The Role of SOD2 in Migration and Anchorage-Independent Growth of SKOV3 Ovarian Cancer Cells
Keywords:Anchorage independence; Metastasis; Migration; Ovarian Cancer; SKOV3; SOD2
The 5-year survival rates for ovarian cancer are 93%, 75%, and 30% for localized, regional, and distant tumors, respectively. These vast differences in survival rates underscore the need to identify novel therapeutic targets that are effective at different stages of tumor progression to better treat all patients diagnosed with this deadly disease. Manganese superoxide dismutase (SOD2) is a mitochondrial antioxidant enzyme responsible for eliminating superoxide and preventing oxidative damage to the mitochondria. Recent studies have implicated changes in SOD2 expression levels in multiple cancers, including breast, colorectal, prostate, and head and neck. While studies have begun to unravel the role of SOD2 in ovarian cancer, no one has looked at the specific role SOD2 plays in distinct stages of tumor progression of ovarian cancer. Here, we report SOD2 deficiency (accomplished through utilizing shRNA techniques) results in increased invasive and migratory ability of SKOV3 cells, a commonly used ovarian adenocarcinoma cell line. In contrast, SOD2-deficient SKOV3 cells display abrogated anchorage-independent growth in soft agar. These studies in SKOV3 cells indicate that SOD2 expression hampers invasion and migration critical for early tumor initiation but helps maintain anchorage-independent growth necessary for ovarian cancer metastases. In aggregate, SOD2 plays a context-dependent role in ovarian cancer progression and its utility as a therapeutic target for later-stage anchorage-independent ovarian cancer cells should be further explored.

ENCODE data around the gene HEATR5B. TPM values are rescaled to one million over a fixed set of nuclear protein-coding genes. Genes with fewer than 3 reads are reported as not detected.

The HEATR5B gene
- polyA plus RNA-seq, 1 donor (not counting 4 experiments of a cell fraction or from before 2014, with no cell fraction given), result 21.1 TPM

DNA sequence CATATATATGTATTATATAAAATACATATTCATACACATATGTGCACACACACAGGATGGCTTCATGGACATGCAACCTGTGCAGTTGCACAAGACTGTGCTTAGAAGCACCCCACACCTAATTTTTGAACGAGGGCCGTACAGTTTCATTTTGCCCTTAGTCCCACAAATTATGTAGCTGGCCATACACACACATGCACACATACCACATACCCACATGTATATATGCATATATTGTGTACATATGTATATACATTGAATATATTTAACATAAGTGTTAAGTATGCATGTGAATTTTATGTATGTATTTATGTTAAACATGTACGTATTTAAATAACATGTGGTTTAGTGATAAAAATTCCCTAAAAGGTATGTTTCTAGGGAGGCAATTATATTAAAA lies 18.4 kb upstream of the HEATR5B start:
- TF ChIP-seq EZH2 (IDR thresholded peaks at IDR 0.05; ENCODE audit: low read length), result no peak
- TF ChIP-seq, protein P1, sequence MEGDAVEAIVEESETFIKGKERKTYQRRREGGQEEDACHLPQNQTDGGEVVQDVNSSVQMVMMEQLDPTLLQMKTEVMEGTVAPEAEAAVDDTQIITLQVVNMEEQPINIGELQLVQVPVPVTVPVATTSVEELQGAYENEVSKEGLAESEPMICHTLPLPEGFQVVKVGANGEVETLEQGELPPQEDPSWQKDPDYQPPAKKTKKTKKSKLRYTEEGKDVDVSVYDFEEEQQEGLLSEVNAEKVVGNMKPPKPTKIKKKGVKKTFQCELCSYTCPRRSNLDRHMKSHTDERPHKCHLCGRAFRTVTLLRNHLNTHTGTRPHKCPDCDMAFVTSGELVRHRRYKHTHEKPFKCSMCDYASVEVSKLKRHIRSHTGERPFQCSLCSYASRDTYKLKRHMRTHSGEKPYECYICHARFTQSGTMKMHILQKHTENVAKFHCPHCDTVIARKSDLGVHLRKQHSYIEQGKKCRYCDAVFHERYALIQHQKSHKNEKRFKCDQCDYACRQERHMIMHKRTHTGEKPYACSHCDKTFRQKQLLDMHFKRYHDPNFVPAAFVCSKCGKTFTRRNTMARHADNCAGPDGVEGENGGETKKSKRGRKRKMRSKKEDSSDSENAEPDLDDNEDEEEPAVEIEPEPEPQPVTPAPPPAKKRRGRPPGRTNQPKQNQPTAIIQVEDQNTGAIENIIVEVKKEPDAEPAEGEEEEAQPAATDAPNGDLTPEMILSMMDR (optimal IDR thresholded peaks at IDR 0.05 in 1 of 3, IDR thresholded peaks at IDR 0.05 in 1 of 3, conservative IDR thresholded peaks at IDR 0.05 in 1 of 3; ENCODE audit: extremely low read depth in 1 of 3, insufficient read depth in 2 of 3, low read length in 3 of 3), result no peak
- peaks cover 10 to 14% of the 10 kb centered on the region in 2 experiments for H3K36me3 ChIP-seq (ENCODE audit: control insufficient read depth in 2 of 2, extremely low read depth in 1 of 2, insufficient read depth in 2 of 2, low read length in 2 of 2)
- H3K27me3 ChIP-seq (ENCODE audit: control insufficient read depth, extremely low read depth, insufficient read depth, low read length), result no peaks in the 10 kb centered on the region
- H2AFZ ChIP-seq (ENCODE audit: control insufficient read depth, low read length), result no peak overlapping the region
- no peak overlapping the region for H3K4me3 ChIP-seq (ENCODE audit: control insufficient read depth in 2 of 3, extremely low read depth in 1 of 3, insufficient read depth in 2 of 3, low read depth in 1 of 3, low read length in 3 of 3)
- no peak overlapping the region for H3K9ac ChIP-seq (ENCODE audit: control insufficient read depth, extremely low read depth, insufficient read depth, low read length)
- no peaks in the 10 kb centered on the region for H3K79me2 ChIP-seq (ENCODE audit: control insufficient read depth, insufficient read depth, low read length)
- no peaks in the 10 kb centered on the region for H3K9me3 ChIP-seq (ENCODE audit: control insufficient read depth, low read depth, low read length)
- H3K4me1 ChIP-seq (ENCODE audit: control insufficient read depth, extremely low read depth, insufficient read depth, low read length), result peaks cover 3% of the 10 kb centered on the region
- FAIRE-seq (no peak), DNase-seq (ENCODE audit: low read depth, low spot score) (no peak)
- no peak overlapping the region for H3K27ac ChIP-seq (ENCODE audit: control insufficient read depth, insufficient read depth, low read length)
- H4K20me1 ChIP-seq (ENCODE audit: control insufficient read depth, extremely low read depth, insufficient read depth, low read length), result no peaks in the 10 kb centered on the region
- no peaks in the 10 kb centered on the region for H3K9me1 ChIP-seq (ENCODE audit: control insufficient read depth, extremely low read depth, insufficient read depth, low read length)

(First online: March 1, 2022)
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